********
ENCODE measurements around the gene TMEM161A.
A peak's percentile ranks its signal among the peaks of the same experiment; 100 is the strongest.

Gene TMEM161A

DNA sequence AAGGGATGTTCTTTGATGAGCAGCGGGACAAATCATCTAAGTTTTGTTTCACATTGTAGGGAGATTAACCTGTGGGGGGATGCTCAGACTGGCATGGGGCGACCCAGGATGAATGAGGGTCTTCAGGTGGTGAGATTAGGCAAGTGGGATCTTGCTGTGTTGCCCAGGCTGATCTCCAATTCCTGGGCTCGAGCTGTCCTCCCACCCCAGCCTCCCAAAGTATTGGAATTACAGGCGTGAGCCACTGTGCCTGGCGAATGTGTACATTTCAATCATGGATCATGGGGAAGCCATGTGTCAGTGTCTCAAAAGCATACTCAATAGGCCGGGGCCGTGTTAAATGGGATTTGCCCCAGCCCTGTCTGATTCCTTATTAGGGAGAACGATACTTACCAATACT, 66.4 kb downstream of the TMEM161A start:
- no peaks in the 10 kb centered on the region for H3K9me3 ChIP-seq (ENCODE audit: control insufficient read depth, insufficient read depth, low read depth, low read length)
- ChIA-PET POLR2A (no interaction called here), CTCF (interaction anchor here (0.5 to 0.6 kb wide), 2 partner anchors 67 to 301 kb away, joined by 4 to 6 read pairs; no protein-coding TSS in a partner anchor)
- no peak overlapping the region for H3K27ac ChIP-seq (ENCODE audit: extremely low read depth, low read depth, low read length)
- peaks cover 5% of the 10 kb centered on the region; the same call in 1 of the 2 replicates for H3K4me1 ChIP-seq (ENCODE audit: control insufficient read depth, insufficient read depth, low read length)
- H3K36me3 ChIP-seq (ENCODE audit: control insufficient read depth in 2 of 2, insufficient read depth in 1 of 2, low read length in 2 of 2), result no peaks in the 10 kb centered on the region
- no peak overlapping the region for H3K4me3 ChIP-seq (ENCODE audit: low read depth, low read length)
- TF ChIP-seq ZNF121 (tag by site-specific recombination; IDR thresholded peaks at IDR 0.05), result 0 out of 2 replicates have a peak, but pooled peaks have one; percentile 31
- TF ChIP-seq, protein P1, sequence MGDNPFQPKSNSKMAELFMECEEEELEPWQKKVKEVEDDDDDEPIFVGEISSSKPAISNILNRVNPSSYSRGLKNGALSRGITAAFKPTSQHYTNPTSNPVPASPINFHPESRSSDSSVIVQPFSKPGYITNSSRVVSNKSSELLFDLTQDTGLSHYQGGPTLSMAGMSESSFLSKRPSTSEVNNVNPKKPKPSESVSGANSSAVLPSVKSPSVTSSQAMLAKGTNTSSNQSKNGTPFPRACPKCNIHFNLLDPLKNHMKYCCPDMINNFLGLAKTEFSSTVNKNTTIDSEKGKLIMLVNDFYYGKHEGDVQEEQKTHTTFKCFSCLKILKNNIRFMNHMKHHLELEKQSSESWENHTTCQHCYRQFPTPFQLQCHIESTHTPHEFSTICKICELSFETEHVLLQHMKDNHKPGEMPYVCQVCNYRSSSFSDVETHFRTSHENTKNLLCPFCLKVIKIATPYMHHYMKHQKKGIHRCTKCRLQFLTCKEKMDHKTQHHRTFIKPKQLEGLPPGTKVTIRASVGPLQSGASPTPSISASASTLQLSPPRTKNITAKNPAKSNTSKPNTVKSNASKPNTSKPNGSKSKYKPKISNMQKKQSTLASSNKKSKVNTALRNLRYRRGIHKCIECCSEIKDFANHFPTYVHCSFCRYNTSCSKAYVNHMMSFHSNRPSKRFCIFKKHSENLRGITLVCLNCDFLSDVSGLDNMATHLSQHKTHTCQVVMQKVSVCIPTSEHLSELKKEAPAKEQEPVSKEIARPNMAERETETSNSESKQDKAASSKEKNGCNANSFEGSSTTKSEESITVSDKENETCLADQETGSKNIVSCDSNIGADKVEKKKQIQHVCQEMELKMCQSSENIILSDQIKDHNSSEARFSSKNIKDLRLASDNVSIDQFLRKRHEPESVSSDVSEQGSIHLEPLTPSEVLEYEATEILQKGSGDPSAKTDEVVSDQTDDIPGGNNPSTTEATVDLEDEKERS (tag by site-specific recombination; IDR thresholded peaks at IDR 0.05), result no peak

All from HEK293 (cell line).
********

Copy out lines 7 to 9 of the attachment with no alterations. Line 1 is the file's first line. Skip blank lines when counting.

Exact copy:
- no peak overlapping the region for H3K27ac ChIP-seq (ENCODE audit: extremely low read depth, low read depth, low read length)
- peaks cover 5% of the 10 kb centered on the region; the same call in 1 of the 2 replicates for H3K4me1 ChIP-seq (ENCODE audit: control insufficient read depth, insufficient read depth, low read length)
- H3K36me3 ChIP-seq (ENCODE audit: control insufficient read depth in 2 of 2, insufficient read depth in 1 of 2, low read length in 2 of 2), result no peaks in the 10 kb centered on the region